E.ON is developing a pilot plant in Falkenhagen in the north east of Germany to convert power from wind energy into hydrogen which can then be stored in the country’s gas grid. The company is investing over €5 million on the pilot plant and further research into this innovative technology.
Using power from renewable energy sources, the plant will produce about 360 cubic metres of hydrogen per hour from 2013 onwards through electrolysis. The hydrogen will be fed into the Ontras gas pipeline system and be used like normal natural gas. This makes the gas grid a storage system for power from weather-dependent renewables.
The company said in a press statement last week that it is committed to “intensively testing the technology which has huge potential”. At present, up to 5 percent hydrogen can be added to the natural gas grid without any problems, and in the medium term experts expect up to 15 percent. “This means that today’s entire renewable power output could be stored in the German gas grid. Demand for capacity on this scale will however only arise over the next decades, when most of generated power is coming from renewable energies,” says E.ON.
"We need new storage capacities so that we can further increase the share of weather-dependent wind power in our generation portfolio in coming years. Using the existing gas infrastructure to store hydrogen is a promising approach in the long run, enabling us to combine our strengths as a power and gas company," comments Professor Klaus-Dieter Maubach, member of the E.ON AG Board of Management responsible for Technology & Development.
If Germany increases the share of fluctuating wind and solar energy in power generation in the years ahead, the power available will at times exceed demand and bring the power grid to the limits of its capacity. E.ON is therefore investing in technology to store this excess power. At the moment, the focus is on enlarging the capacity of pumped-storage power stations. For instance, EON intends to extend the pumped-storage power station at Edersee in the federal state of Hesse and - together with its partners - build a new plant on the German-Austrian border.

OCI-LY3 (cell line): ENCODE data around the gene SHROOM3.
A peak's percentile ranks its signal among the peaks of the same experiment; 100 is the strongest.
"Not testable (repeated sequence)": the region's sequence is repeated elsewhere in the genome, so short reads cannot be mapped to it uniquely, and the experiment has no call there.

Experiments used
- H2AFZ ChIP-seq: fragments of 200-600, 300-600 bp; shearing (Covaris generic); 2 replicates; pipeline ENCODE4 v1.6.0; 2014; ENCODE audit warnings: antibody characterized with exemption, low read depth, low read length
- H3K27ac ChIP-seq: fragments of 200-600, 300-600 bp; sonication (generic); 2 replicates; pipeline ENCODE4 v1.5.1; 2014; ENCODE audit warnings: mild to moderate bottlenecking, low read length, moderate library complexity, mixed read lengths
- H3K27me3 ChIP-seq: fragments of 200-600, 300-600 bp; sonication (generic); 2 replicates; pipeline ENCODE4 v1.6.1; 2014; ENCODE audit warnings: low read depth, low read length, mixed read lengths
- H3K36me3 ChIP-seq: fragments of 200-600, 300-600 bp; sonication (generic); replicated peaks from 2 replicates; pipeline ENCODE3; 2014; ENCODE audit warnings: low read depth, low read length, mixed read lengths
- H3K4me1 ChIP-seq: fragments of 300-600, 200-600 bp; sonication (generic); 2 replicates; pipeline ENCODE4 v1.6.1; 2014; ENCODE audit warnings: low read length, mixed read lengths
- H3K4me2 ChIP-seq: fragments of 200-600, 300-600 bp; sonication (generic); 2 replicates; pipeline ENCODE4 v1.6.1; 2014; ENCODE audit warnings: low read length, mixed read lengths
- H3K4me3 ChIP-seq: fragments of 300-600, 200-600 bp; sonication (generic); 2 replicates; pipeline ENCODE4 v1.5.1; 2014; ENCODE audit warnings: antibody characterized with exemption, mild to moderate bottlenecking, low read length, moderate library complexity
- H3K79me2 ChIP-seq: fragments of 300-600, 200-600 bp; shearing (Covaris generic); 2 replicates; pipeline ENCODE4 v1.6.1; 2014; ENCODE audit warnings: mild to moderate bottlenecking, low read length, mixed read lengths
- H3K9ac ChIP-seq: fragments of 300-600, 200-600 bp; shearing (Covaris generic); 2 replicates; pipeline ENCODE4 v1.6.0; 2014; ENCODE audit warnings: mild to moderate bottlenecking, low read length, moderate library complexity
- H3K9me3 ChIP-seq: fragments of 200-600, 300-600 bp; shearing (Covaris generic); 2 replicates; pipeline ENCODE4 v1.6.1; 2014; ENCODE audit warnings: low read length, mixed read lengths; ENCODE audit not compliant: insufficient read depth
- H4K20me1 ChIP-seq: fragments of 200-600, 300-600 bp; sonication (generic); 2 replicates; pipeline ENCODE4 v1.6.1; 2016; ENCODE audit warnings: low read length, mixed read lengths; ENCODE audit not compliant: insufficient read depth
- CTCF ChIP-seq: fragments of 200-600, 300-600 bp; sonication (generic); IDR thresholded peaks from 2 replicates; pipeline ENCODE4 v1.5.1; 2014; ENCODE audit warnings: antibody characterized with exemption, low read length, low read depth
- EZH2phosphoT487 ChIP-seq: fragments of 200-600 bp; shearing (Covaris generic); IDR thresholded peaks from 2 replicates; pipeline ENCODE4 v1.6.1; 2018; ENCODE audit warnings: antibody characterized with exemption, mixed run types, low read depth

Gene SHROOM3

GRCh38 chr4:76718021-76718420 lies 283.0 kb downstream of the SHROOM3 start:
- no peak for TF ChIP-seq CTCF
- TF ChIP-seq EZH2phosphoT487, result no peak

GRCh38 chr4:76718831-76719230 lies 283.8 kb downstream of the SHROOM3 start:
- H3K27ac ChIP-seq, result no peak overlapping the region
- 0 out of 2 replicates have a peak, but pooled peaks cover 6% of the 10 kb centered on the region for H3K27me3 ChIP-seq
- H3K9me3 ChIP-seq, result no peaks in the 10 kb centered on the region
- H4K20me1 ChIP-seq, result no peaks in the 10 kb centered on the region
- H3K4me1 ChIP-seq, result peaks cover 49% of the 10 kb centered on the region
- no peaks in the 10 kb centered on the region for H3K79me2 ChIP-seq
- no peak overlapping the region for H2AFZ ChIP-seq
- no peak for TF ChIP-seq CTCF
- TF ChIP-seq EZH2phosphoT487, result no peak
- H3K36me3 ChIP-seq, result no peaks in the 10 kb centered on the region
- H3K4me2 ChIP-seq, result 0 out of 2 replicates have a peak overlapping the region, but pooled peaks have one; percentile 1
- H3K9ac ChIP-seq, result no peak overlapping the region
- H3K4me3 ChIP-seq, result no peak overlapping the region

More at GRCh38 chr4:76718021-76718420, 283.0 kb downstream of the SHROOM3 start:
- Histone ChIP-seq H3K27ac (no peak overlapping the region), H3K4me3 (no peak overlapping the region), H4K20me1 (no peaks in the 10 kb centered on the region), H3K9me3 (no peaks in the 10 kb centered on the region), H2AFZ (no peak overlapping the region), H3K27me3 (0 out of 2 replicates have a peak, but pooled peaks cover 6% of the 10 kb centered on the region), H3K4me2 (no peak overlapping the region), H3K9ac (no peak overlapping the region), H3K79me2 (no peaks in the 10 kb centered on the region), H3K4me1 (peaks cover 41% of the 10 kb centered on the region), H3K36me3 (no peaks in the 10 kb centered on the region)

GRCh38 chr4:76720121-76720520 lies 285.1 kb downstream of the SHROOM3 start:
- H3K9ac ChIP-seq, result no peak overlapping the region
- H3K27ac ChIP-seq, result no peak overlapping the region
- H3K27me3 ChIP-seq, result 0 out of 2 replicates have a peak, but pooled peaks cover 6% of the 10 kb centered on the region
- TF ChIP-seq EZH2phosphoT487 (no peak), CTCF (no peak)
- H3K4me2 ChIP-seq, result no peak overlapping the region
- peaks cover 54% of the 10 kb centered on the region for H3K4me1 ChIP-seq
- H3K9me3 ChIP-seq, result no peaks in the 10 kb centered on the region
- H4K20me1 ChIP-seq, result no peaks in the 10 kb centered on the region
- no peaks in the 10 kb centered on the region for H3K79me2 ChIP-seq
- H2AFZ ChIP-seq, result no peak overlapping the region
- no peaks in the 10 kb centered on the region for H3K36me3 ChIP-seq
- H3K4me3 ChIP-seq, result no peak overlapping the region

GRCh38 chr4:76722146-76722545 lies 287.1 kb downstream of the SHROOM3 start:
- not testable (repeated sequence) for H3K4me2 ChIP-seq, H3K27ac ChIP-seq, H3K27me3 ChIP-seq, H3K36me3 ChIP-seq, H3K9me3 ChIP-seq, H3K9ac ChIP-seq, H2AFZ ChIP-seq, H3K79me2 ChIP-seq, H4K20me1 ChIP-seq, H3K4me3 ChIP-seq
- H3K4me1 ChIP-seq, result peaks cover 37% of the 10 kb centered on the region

Extolling the economic benefits of wind
Elsewhere, E.ON released new figures demonstrating the benefit offshore wind brings to the UK economy last week. The report based on E.ON's Robin Rigg offshore wind farm in the Solway Firth highlights that 32% of the development, manufacture and construction for the site was carried out by UK-based business. "This shows that British industry and jobs do benefit substantially from offshore wind investment but that more can be done to increase UK content further,” said Dave Rogers, UK Regional Director for Renewables at E.ON.” Thursday's announcement by DECC on the proposed levels of support for offshore wind should help give the sector the confidence it needs for continuing investment in UK based facilities and training and encourage more overseas suppliers to locate in the UK."
E.ON owns and operates three offshore wind farms in UK waters. The UK's first offshore wind farm near Blyth in Northumberland, Scroby Sands off the coast of Great Yarmouth and Robin Rigg in the Solway Firth. It is currently carrying out detailed environmental studies on its proposed Rampion site off the Sussex Coast and has been granted planning approval to build the 230-MW Humber Gateway offshore wind farm, which would be located approximately 8 kilometres off the Holderness Coast in the East Riding of Yorkshire.
The company is also a partner in the London Array, which will be the world's largest offshore wind farm when built. Offshore and onshore work with partners DONG Energy and Masdar on the project is now well underway, with construction on the first phase of the project expected to be complete by the end of 2012.